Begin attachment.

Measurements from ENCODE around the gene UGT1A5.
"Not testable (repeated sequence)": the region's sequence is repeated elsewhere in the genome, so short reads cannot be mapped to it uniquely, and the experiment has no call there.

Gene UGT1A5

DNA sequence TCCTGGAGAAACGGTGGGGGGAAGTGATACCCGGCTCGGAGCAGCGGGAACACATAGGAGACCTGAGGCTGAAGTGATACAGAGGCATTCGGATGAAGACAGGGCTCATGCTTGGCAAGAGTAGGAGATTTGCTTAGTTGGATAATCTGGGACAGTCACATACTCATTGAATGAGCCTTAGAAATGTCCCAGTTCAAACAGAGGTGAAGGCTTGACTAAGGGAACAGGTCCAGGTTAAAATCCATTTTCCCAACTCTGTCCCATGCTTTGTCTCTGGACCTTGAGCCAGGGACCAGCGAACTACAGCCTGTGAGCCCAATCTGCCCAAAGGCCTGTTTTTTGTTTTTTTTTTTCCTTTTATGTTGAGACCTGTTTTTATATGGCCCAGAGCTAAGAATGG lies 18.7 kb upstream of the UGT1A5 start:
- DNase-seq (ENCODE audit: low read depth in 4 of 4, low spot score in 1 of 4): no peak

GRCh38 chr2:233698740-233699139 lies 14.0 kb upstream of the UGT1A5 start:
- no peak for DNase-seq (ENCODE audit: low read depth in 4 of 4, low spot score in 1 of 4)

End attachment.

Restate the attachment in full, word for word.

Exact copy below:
Measurements from ENCODE around the gene UGT1A5.
"Not testable (repeated sequence)": the region's sequence is repeated elsewhere in the genome, so short reads cannot be mapped to it uniquely, and the experiment has no call there.

Gene UGT1A5

DNA sequence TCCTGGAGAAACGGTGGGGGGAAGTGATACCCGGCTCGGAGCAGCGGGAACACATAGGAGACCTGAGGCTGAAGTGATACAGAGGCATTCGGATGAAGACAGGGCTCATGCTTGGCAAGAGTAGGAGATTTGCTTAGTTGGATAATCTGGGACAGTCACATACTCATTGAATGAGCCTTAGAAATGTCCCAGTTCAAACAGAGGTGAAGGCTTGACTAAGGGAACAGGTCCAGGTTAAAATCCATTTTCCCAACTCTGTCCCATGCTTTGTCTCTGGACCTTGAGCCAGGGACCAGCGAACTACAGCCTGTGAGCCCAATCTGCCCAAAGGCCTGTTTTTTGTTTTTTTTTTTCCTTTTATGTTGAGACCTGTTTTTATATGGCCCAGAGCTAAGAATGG lies 18.7 kb upstream of the UGT1A5 start:
- DNase-seq (ENCODE audit: low read depth in 4 of 4, low spot score in 1 of 4): no peak

GRCh38 chr2:233698740-233699139 lies 14.0 kb upstream of the UGT1A5 start:
- no peak for DNase-seq (ENCODE audit: low read depth in 4 of 4, low spot score in 1 of 4)